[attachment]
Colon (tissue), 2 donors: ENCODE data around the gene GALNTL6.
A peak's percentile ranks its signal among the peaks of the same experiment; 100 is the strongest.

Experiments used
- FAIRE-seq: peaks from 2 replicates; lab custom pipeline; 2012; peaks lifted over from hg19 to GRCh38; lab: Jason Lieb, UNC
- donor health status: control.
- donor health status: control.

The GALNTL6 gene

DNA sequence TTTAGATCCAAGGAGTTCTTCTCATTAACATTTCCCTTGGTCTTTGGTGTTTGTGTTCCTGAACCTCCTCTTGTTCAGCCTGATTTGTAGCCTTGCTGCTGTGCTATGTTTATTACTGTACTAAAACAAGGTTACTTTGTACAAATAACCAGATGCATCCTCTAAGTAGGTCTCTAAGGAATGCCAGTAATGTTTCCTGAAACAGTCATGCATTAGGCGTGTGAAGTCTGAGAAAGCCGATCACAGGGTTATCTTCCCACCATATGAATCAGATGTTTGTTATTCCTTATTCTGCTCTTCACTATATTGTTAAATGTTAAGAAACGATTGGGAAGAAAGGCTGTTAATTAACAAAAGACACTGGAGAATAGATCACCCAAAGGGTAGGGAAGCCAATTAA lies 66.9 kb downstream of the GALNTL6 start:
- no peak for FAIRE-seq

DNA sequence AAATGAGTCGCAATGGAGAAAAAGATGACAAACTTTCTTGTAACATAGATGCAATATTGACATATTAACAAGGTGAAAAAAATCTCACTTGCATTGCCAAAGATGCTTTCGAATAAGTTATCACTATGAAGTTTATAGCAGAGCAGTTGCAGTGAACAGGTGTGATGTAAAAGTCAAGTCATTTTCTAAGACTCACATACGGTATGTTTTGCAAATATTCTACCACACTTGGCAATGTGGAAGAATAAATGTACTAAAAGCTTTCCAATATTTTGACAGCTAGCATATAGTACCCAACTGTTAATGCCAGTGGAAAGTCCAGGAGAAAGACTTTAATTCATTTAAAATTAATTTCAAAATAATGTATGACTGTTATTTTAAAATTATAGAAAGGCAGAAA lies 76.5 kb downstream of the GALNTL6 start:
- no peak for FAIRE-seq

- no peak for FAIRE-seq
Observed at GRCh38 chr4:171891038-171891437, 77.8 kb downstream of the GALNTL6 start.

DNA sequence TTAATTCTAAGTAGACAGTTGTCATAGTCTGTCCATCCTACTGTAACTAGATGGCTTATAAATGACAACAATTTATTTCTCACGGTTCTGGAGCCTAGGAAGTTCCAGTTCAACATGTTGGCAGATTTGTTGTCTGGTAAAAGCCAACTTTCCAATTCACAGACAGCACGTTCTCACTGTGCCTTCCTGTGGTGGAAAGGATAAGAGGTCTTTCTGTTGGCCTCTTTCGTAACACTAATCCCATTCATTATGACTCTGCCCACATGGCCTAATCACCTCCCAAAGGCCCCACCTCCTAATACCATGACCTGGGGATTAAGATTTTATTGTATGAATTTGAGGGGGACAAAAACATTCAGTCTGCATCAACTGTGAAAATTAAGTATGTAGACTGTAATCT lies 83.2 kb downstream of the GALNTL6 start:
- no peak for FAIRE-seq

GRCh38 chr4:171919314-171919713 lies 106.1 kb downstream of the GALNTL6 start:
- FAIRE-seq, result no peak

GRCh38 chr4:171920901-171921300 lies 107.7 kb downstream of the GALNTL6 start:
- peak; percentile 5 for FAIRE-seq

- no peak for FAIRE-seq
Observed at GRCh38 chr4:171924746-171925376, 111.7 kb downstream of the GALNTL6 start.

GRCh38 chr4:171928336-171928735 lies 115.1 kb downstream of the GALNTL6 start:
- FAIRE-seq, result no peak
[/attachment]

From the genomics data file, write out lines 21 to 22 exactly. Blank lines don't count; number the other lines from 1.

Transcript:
Observed at GRCh38 chr4:171924746-171925376, 111.7 kb downstream of the GALNTL6 start.

GRCh38 chr4:171928336-171928735 lies 115.1 kb downstream of the GALNTL6 start: